The ATO has issued a warning to property investors this tax time following rental income and deduction errors found in over 70 per cent of tax returns audited last financial year.
The ATO stated that Australia’s 1.8 million rental property investors claimed a total of $38 billion in deductions for the 2019–20 financial year.
It was found that more than 70 per cent of the tax returns selected for an audit in the 2019-20 year required adjustments.
The ATO advised that it’s vital for investors to remember that there is no such thing as free real estate when it comes to their tax returns. The tax office data analytics team examine and will ask questions regarding returns for rental deductions that seem unusually high this can lead to a delay in the processing a return.
Frequent mistakes people seem to make include failing to declare all rental income or any capital gains from selling an investment property. The ATO have a better handle on this via data matching.
The tax office is improving the rental income data they receive directly from third-party sources such as sharing economy platforms, rental bond authorities and property managers.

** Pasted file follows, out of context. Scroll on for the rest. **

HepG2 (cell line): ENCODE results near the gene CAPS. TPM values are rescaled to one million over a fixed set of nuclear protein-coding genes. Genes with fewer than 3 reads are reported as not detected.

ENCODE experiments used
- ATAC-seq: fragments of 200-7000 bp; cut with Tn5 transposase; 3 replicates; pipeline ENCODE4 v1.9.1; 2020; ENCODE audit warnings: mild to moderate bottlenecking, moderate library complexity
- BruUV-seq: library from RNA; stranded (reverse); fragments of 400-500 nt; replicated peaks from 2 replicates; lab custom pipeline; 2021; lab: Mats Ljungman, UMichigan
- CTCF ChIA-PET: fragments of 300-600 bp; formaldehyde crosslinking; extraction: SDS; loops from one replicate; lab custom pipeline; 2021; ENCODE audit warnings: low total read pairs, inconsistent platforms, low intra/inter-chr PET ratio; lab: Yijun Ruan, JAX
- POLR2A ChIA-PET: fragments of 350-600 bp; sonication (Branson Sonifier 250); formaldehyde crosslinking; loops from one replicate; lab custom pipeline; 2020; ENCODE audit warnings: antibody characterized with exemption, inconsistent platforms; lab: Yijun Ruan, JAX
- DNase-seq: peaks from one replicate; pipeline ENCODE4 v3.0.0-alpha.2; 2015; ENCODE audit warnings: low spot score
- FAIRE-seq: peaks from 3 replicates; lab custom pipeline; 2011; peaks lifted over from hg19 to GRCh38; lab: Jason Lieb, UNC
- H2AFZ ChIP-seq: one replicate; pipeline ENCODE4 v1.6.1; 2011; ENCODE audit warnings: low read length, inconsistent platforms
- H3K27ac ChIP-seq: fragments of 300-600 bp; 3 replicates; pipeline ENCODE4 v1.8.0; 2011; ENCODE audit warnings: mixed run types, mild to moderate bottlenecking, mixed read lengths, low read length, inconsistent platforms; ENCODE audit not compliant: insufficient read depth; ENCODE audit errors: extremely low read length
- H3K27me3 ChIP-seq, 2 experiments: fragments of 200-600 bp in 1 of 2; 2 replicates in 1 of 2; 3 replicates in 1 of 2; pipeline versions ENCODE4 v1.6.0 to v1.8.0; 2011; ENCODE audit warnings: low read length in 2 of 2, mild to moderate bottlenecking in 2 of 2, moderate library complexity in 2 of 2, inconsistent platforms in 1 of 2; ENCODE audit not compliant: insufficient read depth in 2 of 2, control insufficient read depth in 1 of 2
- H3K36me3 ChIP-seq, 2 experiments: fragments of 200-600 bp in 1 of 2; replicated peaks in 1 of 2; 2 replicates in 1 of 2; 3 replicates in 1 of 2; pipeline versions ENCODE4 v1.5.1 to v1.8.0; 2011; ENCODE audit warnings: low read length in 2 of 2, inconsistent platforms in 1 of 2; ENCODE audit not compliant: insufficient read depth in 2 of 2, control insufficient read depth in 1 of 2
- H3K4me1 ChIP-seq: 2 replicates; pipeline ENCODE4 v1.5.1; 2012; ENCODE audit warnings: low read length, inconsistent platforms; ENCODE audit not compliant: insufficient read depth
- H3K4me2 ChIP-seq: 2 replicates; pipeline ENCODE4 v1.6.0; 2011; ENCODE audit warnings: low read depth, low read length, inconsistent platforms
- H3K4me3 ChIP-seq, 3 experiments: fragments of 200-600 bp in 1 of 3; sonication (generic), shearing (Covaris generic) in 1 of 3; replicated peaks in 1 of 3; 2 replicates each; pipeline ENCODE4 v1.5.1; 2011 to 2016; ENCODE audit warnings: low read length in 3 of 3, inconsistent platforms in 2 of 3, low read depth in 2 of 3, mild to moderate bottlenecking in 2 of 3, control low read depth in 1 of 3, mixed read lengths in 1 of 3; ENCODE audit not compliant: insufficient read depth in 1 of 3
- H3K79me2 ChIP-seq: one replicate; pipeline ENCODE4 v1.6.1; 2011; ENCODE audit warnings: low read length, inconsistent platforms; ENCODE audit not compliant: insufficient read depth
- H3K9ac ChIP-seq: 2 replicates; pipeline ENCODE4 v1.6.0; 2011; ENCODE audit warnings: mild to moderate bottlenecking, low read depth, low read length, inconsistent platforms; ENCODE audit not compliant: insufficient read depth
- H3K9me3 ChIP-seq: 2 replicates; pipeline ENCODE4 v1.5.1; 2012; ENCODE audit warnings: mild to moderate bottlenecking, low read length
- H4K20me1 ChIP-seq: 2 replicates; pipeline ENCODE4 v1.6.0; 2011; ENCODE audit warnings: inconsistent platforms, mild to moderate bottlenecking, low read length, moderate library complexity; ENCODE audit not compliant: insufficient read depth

In the past they have often allowed taxpayers who have made genuine errors to amend their returns without penalty. Going forward any deliberate attempts investors make to avoid tax on rental income will see the ATO take action.
The ATO also commonly see other errors including investors incorrectly claiming capital works, for instance immediately claiming the full amount for a kitchen renovation, instead of spreading it over several years.
Some investors have also made the mistake of claiming deductions on redrawn mortgage loans used for personal expenses, such as buying a boat or going on a holiday.
The majority of investors that the ATO contact about their rental deductions are able to justify their claims. However, there have been cases where claims have been rejected due to taxpayers claiming for personal use, claiming ineligible deductions, or not keeping receipts.
The ATO have advised that owners who have arranged a reduced or deferred rent don’t need to declare payments until they are received. Back payments for deferred rent, or insurance payments received to cover lost rent, should only be declared in the financial year within which they were obtained. If rent is reduced, normal expenses can still be claimed, so long as the reduced rent is established taking current market conditions into consideration.
This also applies to those whose income was affected by the Covid-19 travel restrictions. As specified by the Tax Office, if a home owner intended to rent a property in 2020–21, but those plans were blocked by restrictions, they can still claim the same proportion of expenses if the property was not used privately.
Should you have any queries about any of the above information, please contact our Tax Champions on: (03) 8393 1000.